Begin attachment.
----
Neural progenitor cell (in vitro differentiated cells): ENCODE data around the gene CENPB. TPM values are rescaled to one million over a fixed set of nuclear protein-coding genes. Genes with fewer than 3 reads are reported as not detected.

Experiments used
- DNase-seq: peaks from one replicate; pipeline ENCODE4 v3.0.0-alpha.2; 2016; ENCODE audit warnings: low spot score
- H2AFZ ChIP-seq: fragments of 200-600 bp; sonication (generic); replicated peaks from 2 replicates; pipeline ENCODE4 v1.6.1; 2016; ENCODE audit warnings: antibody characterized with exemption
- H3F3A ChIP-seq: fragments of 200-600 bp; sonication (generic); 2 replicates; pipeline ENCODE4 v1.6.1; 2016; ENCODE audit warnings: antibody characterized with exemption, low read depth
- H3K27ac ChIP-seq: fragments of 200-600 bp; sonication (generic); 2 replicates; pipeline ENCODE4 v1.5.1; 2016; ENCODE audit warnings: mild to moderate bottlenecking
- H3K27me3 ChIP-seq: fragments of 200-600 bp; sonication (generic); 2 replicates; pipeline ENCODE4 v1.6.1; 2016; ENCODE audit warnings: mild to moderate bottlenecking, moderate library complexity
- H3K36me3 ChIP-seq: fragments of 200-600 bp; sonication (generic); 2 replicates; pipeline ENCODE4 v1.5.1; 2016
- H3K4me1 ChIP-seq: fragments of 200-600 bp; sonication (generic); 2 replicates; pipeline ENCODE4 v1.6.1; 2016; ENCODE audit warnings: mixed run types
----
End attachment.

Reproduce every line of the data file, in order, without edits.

Neural progenitor cell (in vitro differentiated cells): ENCODE data around the gene CENPB. TPM values are rescaled to one million over a fixed set of nuclear protein-coding genes. Genes with fewer than 3 reads are reported as not detected.

Experiments used
- DNase-seq: peaks from one replicate; pipeline ENCODE4 v3.0.0-alpha.2; 2016; ENCODE audit warnings: low spot score
- H2AFZ ChIP-seq: fragments of 200-600 bp; sonication (generic); replicated peaks from 2 replicates; pipeline ENCODE4 v1.6.1; 2016; ENCODE audit warnings: antibody characterized with exemption
- H3F3A ChIP-seq: fragments of 200-600 bp; sonication (generic); 2 replicates; pipeline ENCODE4 v1.6.1; 2016; ENCODE audit warnings: antibody characterized with exemption, low read depth
- H3K27ac ChIP-seq: fragments of 200-600 bp; sonication (generic); 2 replicates; pipeline ENCODE4 v1.5.1; 2016; ENCODE audit warnings: mild to moderate bottlenecking
- H3K27me3 ChIP-seq: fragments of 200-600 bp; sonication (generic); 2 replicates; pipeline ENCODE4 v1.6.1; 2016; ENCODE audit warnings: mild to moderate bottlenecking, moderate library complexity
- H3K36me3 ChIP-seq: fragments of 200-600 bp; sonication (generic); 2 replicates; pipeline ENCODE4 v1.5.1; 2016
- H3K4me1 ChIP-seq: fragments of 200-600 bp; sonication (generic); 2 replicates; pipeline ENCODE4 v1.6.1; 2016; ENCODE audit warnings: mixed run types